Water Damage Restoration

Water damage can come in many forms from pressurized pipe breaks, to sewer backups, to weather related events. All forms can damage your home in different ways, and should also be treated in the same manner.

The S500 (and currently the S520) are reference manuals that water restoration technicians rely upon to help diagnose how to treat certain types of water damage and has been an industry standard for many years.

Depending on your type of water damage, different methods are applied in order to produce the same desired result: preventing further damage to the building and providing a safe environment within the affected dwelling.

What is water damage?

Water can damage many different types of materials that are commonly used in construction today. Items such as wood, drywall, and insulation are all considered porous materials. The problem with porous materials is that they are good at trapping in moisture, and elevated trapped moisture is not a good thing to have as bacteria and fungus (mold) love trapped moisture.

Fungus/Mold, which are commonly referred to as secondary damages because they grow as a result of trapped moisture, need two elements in order to grow: 1.) Moisture and 2.) A food source. Materials that biodegrade such as wood are great sources of food for these microbes to grow and multiply, which is why drying these materials the correct way is so important.  Our drying methods are designed with that notion in mind. Different affected materials require different drying techniques.

Are there different categories of water damage?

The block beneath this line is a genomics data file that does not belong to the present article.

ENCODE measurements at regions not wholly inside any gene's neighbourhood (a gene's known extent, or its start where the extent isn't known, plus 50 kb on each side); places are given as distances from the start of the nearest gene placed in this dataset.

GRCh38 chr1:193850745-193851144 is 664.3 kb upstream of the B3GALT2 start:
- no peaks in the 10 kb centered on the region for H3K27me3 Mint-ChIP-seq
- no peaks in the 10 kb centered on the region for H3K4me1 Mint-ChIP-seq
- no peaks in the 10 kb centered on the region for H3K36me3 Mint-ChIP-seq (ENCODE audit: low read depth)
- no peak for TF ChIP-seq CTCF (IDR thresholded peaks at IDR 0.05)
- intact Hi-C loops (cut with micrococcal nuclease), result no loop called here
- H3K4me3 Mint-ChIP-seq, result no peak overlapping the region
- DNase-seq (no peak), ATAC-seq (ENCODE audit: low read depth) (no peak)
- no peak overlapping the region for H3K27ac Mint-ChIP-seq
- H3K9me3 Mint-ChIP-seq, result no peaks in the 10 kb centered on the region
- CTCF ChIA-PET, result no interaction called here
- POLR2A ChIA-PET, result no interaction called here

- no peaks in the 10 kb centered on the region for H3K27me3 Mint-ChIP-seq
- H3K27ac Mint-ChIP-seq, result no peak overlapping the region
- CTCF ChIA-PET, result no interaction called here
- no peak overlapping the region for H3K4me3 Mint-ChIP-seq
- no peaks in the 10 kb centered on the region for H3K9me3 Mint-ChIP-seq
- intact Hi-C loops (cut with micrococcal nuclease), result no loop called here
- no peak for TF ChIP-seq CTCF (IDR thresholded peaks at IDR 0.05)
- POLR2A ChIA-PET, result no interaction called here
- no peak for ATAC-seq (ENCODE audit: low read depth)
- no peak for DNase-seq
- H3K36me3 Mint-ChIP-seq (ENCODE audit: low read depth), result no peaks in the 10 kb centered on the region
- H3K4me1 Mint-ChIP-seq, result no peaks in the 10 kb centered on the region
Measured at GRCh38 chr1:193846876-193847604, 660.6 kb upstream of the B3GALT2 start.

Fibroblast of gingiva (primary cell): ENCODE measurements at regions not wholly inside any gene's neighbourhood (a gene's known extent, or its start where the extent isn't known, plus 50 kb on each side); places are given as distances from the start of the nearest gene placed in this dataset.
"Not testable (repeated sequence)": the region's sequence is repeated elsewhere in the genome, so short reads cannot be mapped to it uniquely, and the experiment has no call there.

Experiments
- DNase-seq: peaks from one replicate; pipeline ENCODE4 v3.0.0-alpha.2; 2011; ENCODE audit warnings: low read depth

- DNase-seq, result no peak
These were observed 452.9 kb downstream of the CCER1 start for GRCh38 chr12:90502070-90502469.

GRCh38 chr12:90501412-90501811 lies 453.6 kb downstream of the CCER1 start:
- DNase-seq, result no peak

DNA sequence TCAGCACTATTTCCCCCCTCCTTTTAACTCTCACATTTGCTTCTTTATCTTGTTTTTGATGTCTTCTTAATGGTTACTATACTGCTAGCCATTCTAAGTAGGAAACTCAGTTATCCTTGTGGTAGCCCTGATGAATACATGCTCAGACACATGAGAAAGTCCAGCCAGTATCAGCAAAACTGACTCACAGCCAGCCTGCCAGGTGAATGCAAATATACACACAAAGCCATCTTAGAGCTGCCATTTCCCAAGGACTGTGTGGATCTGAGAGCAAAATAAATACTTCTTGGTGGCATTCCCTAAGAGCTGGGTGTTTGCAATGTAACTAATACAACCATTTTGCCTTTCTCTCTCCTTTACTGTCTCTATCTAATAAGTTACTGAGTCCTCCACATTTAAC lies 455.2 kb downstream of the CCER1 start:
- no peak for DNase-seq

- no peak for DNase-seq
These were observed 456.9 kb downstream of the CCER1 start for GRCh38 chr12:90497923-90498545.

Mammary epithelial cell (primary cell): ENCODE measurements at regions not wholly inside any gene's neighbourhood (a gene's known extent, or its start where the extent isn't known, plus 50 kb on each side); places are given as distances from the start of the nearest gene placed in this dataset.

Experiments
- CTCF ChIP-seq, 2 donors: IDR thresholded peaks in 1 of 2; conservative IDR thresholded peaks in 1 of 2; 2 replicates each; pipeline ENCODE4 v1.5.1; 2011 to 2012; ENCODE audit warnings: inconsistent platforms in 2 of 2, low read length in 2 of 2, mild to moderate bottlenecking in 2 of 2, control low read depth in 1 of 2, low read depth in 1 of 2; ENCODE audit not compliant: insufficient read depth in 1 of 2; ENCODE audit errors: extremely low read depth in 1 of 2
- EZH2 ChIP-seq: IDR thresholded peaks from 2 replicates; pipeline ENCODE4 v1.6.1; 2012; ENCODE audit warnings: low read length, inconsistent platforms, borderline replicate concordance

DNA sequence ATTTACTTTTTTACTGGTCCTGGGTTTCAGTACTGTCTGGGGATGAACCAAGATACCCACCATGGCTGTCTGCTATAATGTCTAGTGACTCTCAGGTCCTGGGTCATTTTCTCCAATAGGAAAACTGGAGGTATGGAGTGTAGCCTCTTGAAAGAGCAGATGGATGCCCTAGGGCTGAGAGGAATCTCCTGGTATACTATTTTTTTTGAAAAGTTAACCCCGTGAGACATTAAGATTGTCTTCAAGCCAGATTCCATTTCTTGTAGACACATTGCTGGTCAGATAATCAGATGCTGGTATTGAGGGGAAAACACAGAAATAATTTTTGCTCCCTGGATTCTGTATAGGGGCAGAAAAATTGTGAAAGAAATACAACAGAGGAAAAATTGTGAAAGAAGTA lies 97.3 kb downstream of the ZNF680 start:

Yes, there are different types of water damage depending on multiple factors, including what type of water affected your materials. There are 3 different categories of water damage:

Category 1 originates from a sanitary source and poses no substantial risk from dermal, ingestion, or inhalation exposure. However, it may not always remain clean after it comes into contact with other surfaces or materials.

Category 2 contains significant contamination and has the potential to cause discomfort or sickness if contacted or consumed by humans. It may contain potentially unsafe levels of microorganisms or nutrients for microorganisms, as well as other organic or inorganic matter (chemical or biological).

Category 3 is grossly contaminated and may contain pathogenic, toxigenic or other harmful agents. Such water sources may carry silt, organic matter, pesticides, heavy metals, regulated materials, or toxic organic substances.

Depending on which category your loss associates with, different techniques are used to treat the affected areas.

There are also 4 different “classes” of water damage associated with a loss:

Class 1 is the least amount of water, absorption and evaporation.  It affects only part of a room or area, or larger areas containing materials that have absorbed minimal moisture.  Little or no wet carpet and/or cushion is present.

Class 2 involves a large amount of water, absorption and evaporation.  It affects at least an entire room of carpet and cushion (pad).  Water has wicked up walls less than 24 inches.  There is moisture remaining in structural materials and substructure soil.


Class 3 involves the greatest amount of water, absorption and evaporation.  Water may have come from overhead.  Ceilings, walls, insulation, carpet, cushion and subfloor in virtually all of the entire area are saturated.

Class 4 relates to specialty drying situations.  Wet materials with very low permeance/porosity (eg. hardwood, plaster, brick, concrete, light-weight concrete and stone).  Typically, there are deep pockets of saturation, which require very low specific humidity.  These types of losses may require longer drying times and special methods.

As you can see, there are many factors that determine the correct way to treat your damages. It’s important to identify the correct category and class when designing the correct dryout method, and experience is critical when evaluating a new loss.

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